Poppy Field Planning to spend a romantic weekend with his long-distance boyfriend, Christi’s tender reunion is cut short when he is called in to handle a crisis at work. Christi is a member of the Bucharest police force, and his unit is sent to quell a protest at a local movie theater, where a far-right group has interrupted the screening of a queer film. As tensions between the homophobic protesters and the audience mount, Christi, closeted to his fellow officers, begins to spiral out of control when he spots a former fling in the crowd. A violent outburst threatens to expose Christi’s secret and forces him to confront the contradictions between his personal and professional life.

Inspired by true events, POPPY FIELD, the feature film debut of director Eugen Jebeleanu, “reveals aspects of the wider damage done by prejudice that are rarely seen onscreen” (Eye for Film) and is a “worthy entry into the Romanian New Wave” (Art House Street).


The film is split between two different types of cinematography. The opening is done in traditional still camera story format, where Christi reconnects with his boyfriend Hadi for a extended weekend visit. It appears his boyfriend works for an airline and is quite often travelling. When he suggests going away together and doing something different, Christi prefers to just stay within the safe confines of his apartment, most likely for fear of being seen in public with another man in his (still) homophobic country of Romania. One day, Christi’s sister shows up at the apartment with homemade food, but it’s more in the pretense of meeting Hadi. She seems accepting and wanting her brother to be happy, but he prefers she keep to herself. Upon leaving, she told him she wanted to come by to see how his “gay phase” was going.

The second part of the film is recorded in a more single shot, live action format, with cameras rolling on the confrontation within the theatre when protesters try to prevent a queer themed film from being shown. While the police try to remain calm and keep the peace, one of the theatre attendees recognizes Christi as a previous hook up, and provokes him to hit him. Chisti is told to remain in the theatre while the others try and resolve the issue. What comes out between all this is that some of the officers are already aware of his homosexuality, and don’t seem to have issue with it, although like Christi it’s not something that is spoken about openly.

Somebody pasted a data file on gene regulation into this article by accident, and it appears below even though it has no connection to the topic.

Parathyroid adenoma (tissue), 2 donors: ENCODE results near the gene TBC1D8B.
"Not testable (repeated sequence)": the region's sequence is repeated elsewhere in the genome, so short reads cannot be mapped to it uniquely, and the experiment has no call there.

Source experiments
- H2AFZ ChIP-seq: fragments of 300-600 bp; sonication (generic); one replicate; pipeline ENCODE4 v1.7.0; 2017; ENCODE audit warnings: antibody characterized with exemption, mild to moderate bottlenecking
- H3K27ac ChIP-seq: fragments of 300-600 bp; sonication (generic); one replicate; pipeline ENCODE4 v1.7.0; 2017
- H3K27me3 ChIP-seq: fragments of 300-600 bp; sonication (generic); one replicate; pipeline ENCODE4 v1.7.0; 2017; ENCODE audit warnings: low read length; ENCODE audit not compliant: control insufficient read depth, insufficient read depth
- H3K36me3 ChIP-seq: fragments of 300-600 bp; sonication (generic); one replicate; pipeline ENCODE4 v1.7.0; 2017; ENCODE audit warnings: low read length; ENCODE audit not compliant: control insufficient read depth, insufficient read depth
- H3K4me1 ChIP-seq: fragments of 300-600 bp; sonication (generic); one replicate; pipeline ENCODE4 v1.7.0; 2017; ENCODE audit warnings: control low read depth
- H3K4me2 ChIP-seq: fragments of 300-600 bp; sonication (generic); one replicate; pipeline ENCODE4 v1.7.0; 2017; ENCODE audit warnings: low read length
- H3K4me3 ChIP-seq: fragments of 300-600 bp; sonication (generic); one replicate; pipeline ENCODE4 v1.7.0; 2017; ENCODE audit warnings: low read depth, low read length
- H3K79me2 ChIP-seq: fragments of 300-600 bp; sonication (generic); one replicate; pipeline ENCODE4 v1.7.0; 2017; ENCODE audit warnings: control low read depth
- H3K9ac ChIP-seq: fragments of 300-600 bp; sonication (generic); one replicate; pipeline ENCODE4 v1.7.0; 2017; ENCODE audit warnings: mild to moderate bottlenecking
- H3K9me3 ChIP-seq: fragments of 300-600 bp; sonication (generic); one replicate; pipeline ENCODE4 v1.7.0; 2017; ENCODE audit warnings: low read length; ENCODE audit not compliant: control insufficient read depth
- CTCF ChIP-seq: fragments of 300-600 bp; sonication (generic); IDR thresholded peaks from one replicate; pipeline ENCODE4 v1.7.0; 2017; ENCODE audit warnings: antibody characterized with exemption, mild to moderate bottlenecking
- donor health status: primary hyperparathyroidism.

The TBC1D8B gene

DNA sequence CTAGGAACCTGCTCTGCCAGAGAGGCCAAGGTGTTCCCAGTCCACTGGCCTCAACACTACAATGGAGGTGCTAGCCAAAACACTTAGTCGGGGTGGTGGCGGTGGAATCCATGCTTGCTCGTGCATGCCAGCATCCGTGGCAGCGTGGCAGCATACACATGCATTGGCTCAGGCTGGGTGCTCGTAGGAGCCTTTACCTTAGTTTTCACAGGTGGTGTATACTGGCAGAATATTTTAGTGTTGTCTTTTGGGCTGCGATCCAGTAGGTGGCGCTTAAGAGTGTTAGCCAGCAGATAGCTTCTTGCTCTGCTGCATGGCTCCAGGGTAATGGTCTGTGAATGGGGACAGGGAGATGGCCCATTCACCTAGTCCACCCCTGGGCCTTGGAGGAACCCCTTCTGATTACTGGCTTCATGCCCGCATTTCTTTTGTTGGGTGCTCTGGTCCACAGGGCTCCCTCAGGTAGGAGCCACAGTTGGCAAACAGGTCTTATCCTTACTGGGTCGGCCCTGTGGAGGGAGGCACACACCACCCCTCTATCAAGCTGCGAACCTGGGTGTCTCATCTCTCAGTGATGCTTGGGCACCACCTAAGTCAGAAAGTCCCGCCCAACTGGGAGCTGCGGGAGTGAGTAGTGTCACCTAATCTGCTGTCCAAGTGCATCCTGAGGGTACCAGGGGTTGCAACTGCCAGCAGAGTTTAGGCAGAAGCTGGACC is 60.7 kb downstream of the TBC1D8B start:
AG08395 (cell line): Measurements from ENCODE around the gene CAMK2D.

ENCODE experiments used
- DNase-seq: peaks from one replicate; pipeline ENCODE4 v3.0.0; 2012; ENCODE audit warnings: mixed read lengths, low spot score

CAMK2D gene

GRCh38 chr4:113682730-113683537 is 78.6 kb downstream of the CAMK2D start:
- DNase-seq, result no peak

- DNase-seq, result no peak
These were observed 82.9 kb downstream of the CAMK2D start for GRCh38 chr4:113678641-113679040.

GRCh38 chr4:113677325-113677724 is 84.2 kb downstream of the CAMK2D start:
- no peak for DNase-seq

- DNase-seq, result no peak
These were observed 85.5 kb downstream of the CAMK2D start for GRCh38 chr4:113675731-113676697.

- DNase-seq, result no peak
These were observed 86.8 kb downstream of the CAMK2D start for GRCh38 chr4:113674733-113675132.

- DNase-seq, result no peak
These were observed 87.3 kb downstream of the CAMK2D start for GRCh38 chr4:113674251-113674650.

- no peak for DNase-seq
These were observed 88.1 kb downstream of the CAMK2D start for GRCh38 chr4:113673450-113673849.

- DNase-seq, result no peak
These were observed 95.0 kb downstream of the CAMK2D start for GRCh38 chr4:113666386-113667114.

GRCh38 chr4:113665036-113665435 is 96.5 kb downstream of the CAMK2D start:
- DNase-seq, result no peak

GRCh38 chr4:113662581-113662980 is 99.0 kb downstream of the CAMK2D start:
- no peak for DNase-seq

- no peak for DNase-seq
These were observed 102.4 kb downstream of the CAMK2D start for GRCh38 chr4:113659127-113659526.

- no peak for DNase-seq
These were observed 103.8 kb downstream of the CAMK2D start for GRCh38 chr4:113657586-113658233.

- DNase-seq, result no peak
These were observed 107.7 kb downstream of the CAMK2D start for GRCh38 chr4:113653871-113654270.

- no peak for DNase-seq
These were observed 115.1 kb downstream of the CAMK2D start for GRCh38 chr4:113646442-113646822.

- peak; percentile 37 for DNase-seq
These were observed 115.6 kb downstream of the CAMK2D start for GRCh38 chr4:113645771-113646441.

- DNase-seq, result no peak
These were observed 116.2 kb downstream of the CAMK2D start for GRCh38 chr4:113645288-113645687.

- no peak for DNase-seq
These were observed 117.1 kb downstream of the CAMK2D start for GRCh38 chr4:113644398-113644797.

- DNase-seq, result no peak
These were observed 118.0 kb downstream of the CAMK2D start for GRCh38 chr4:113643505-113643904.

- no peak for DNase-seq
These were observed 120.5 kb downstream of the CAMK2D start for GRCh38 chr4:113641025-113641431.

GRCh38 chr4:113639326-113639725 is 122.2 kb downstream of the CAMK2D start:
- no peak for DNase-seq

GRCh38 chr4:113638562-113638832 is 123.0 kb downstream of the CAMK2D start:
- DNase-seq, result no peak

It’s a slow moving movie that depicts an honest and open look at a country still struggling to accept homosexual lifestyle, most obviously borne from religious beliefs. In the end, one of Christi’s colleagues drops him off at home, knowing that he’s heading back to meet up with his boyfriend, and as Christi departs his colleague says in a most friendly manner, “Kisses.” This leaves viewers with hope that Christi will one day be able to be happy being himself, and that Romania will progressively advance its stance as well.

Available via virtual cinema, VOD, and digital from Film Movement

Director’s Statement

Eugen Jebeleanu is a Romanian theatre and film director. For more than ten years, his projects, both in theatre and cinema, have been centred around political and social subjects and his artistic endeavour is focused on giving voice to anonymous individuals, to those who don’t adhere to the dominant culture and revolt against systems which censor freedom of expression.

The wish to make this film came as a natural expansion of my artistic interests and needs. It emerged from the necessity to give voice to vulnerable individuals and put under scrutiny the way in which society tends to vilify the idea of being different. It is exactly for this reason that I wanted this film to draw its inspiration from contemporary Romania, namely from the 2013 Bucharest protest during which the screening of an LGBT film in a cinema theatre was interrupted by conservative groups. This initial context created the premise to build a social fabric that anchors Cristi, a gay Romanian gendarme, in a complex domino effect related to his identity. Trying to adjust himself to the heteronormative exigencies of his surroundings, he embodies the conflict and the vulnerabilities of many LGBTQ+ people (from Romania or elsewhere). In other words, the social frame of the story triggers the inner conflict of the main character and forces him to confront himself in his attempt to regain his balance.”

About the Author

Bryen Dunn is a freelance journalist with a focus on travel, lifestyle, entertainment and hospitality. He has an extensive portfolio of celebrity interviews with musicians, actors and other public personalities. He enjoys discovering delicious eats, tasting spirited treats, and being mesmerized by musical beats.